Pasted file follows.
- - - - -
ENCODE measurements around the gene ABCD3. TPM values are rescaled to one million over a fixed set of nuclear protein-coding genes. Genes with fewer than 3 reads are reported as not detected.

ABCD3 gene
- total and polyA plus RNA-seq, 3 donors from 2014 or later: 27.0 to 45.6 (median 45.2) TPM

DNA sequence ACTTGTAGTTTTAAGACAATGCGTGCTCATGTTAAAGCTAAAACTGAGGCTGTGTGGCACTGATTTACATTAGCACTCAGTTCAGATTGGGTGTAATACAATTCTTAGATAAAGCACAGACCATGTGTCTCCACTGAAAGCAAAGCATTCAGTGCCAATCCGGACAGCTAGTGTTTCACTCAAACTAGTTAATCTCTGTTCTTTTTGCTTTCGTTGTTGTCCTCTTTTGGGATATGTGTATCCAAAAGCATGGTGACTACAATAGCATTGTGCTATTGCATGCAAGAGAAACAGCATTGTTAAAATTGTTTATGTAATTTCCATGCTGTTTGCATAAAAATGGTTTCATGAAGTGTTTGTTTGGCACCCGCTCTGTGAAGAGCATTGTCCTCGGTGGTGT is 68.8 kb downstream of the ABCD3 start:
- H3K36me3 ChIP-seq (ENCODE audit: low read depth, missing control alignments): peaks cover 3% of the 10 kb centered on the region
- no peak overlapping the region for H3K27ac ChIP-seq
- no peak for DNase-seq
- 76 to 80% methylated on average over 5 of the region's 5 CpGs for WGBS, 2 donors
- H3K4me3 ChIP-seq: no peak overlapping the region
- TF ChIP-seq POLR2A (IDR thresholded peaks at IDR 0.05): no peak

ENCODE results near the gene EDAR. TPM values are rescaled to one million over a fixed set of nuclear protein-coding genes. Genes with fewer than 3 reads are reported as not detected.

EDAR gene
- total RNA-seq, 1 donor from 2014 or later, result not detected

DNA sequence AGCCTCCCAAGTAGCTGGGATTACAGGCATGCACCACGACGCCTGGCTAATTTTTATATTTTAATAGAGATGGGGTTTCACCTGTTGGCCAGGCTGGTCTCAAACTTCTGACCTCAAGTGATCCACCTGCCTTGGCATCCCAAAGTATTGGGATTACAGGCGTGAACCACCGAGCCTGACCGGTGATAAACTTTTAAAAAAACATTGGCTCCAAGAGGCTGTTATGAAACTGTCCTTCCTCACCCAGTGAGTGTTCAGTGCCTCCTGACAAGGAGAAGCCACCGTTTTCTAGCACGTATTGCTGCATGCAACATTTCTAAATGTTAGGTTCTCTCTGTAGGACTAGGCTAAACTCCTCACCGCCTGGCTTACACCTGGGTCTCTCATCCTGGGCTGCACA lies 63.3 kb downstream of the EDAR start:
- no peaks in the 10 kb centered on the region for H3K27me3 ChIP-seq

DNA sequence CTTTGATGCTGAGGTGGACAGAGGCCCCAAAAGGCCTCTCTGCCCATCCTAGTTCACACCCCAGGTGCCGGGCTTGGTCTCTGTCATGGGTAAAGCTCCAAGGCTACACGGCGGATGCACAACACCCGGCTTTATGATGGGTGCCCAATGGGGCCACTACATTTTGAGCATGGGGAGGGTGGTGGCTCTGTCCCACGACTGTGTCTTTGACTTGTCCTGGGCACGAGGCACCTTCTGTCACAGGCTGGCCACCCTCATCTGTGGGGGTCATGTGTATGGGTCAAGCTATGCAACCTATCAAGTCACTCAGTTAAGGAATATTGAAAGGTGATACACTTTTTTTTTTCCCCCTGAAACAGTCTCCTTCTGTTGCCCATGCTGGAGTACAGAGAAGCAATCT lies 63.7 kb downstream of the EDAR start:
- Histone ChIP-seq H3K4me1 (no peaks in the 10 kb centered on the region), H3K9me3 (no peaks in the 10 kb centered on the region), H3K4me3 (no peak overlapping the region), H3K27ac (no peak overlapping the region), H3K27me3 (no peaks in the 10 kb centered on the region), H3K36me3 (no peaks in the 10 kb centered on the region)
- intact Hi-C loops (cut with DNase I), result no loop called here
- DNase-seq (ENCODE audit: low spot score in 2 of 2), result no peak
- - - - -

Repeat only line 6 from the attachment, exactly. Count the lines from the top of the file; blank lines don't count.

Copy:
- no peak overlapping the region for H3K27ac ChIP-seq